It is not difficult to imagine why Jeremiah, whose experience of affliction was quite commonplace for a prophet, came to the point in his life and ministry when he wanted to “throw in the towel,” avowing that he would “not make mention of Him, nor speak any more in His name.” He even cursed the day of his birth (Jer. 20:9,14)! Throughout his life, Jeremiah had been made the object of the High Priest’s jokes, mocked, and put in jail by the king because he had preached against the sins of the kings and priests of Judah, prophesying their death and Judah’s captivity in Babylon.
The opposition and persecution of the prophets did not come so much from the common man in the streets as it did from the religious and governmental rulers, who, at all costs, jealously protected their prestigious places of power and leadership rather than obey the criteria of God’s Word. There is no better illustration of this than that found in the hierarchy’s antagonism to our Lord Jesus Christ, Who was a prophet “like unto” Moses (Acts 3:22-23).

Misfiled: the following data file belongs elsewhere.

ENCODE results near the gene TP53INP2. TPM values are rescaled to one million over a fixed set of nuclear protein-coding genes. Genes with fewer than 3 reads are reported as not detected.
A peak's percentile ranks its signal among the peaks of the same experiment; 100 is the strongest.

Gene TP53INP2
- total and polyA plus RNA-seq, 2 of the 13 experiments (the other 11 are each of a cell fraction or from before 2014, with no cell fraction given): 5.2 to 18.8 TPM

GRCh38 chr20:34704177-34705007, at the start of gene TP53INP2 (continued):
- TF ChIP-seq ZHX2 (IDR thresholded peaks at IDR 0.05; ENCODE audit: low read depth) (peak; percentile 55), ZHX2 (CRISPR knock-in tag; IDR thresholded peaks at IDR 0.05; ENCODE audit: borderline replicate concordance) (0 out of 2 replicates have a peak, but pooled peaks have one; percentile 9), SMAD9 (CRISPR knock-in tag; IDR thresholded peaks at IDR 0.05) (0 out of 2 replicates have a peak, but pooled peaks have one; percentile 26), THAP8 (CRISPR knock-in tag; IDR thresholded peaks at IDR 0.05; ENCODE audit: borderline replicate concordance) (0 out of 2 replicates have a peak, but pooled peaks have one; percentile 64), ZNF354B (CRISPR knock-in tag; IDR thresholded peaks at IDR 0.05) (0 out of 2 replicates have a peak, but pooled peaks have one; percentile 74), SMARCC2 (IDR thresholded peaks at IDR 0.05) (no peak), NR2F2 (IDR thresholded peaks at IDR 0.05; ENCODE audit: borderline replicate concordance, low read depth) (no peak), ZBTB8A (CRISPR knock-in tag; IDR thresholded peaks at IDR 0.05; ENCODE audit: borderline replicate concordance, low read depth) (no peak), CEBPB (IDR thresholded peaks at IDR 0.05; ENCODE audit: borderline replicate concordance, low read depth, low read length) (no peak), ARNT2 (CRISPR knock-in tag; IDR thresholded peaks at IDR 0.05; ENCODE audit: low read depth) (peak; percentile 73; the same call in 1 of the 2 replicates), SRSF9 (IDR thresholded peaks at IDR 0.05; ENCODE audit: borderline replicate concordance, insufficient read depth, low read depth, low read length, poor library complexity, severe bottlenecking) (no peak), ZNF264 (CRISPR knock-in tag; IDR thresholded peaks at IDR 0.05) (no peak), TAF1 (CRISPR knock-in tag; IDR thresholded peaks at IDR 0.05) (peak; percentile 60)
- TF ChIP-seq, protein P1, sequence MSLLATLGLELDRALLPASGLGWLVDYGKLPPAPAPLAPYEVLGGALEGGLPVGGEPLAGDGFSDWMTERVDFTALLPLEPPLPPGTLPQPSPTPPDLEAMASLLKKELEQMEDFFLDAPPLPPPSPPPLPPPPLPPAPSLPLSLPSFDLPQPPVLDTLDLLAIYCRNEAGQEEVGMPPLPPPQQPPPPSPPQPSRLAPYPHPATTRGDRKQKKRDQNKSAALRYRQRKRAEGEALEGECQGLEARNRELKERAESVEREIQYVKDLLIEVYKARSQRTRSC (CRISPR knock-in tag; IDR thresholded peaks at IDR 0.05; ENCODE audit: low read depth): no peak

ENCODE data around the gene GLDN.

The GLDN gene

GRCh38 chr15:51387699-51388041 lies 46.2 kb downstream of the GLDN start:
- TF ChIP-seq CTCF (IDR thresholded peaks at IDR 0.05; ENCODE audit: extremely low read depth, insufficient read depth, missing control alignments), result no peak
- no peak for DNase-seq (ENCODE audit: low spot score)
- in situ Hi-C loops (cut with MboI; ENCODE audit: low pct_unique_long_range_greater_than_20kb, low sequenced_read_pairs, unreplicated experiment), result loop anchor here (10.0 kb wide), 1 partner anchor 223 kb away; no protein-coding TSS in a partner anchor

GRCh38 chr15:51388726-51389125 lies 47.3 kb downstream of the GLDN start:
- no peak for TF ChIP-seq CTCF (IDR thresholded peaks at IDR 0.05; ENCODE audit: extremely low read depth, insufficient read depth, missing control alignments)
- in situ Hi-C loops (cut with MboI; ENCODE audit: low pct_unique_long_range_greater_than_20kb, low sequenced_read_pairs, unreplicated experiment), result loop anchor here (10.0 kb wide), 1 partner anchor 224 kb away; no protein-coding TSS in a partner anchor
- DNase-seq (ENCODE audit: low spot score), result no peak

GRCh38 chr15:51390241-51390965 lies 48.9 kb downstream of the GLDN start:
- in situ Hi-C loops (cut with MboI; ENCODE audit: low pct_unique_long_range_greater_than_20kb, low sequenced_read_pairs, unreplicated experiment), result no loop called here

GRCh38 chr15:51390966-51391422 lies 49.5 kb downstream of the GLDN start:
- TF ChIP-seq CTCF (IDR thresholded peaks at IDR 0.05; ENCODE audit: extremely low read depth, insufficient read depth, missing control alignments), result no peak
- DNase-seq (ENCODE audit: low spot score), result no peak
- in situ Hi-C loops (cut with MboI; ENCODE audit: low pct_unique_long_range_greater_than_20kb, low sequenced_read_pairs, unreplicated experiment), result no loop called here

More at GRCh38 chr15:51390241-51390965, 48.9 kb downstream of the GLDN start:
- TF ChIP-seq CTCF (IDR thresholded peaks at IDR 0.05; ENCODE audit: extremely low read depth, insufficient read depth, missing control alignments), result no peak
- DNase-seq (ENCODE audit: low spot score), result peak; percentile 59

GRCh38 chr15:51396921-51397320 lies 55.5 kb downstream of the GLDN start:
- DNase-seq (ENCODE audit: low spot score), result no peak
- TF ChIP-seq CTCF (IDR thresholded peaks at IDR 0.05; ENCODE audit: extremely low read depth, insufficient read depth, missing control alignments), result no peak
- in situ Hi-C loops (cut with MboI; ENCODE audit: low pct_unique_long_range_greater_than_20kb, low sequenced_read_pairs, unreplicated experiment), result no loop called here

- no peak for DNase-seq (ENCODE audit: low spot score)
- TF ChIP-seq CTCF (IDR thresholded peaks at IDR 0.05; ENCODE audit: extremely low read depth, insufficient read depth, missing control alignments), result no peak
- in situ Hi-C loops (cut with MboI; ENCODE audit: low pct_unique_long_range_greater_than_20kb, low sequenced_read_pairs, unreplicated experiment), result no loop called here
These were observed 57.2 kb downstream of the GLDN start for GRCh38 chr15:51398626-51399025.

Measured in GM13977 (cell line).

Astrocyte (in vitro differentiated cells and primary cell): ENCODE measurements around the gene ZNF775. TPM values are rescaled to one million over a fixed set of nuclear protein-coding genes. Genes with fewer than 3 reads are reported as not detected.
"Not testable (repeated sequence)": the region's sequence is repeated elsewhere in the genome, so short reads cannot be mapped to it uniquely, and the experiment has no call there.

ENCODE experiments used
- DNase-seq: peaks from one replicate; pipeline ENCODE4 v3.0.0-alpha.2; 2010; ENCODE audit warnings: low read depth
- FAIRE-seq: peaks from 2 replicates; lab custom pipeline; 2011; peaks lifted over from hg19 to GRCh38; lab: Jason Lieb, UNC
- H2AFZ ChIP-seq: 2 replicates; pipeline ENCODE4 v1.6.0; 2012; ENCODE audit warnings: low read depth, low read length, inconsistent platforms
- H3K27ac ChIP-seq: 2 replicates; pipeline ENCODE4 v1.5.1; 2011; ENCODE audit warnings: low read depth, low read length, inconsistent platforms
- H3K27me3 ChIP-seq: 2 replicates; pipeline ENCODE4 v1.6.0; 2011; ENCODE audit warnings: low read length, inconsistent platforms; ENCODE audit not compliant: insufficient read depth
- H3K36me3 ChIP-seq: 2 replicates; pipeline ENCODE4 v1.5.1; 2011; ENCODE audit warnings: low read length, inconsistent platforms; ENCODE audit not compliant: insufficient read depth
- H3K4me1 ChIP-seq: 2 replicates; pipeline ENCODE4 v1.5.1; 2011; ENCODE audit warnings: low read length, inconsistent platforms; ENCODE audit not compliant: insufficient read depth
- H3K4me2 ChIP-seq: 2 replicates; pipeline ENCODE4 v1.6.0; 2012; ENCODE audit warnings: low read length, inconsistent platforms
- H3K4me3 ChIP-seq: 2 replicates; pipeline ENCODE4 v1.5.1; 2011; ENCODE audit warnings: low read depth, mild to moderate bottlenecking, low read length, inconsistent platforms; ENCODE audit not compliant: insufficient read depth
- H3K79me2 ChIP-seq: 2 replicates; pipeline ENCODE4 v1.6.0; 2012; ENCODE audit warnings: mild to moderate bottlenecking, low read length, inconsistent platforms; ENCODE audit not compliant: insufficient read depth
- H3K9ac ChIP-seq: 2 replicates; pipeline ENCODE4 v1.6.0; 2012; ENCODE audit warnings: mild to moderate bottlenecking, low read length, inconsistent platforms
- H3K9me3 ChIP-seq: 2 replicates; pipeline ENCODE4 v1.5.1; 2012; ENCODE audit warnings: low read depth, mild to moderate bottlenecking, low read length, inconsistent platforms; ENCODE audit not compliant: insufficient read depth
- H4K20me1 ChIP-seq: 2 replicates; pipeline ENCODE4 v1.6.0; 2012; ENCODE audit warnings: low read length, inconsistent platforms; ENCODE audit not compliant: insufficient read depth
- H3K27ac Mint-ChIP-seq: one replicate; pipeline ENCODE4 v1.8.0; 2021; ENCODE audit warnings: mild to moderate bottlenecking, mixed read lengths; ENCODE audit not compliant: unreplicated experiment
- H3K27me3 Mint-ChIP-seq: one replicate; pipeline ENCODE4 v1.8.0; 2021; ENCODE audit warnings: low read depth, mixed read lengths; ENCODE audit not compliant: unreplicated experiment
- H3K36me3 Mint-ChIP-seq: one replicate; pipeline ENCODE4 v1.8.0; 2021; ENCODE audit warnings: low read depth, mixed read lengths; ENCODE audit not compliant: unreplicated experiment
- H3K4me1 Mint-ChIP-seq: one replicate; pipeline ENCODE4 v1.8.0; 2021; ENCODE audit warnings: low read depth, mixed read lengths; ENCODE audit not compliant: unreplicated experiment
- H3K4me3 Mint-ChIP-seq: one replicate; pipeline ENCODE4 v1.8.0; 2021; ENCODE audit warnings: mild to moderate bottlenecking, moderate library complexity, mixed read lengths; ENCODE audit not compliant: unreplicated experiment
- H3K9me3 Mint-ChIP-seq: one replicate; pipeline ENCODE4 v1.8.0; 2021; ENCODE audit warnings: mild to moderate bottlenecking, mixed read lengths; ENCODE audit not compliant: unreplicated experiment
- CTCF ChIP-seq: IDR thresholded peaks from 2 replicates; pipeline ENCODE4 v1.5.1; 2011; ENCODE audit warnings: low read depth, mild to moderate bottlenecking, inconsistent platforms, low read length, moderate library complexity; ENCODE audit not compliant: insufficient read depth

Jesus Christ condemned their sin (“Woe unto you scribes, Pharisees and hypocrites!” – Mt. 23:23ff) and was a challenge to their authority (Mt. 21:23-27), resulting in their unbridled wrath. However, because Christ had the popular support of the public, these world-class manipulators of minds and men were fearful of what might happen if the people ever discovered their enmity towards Christ. They took counsel behind closed doors, spied on Him, hoping to catch Him in His speech so that they might deliver Him to the governor and kill Him (Lk. 20:19-26; 22:2).
Times have not changed much in the world’s religious or political systems. Find out more in the next installment. (Continued in Part 2.)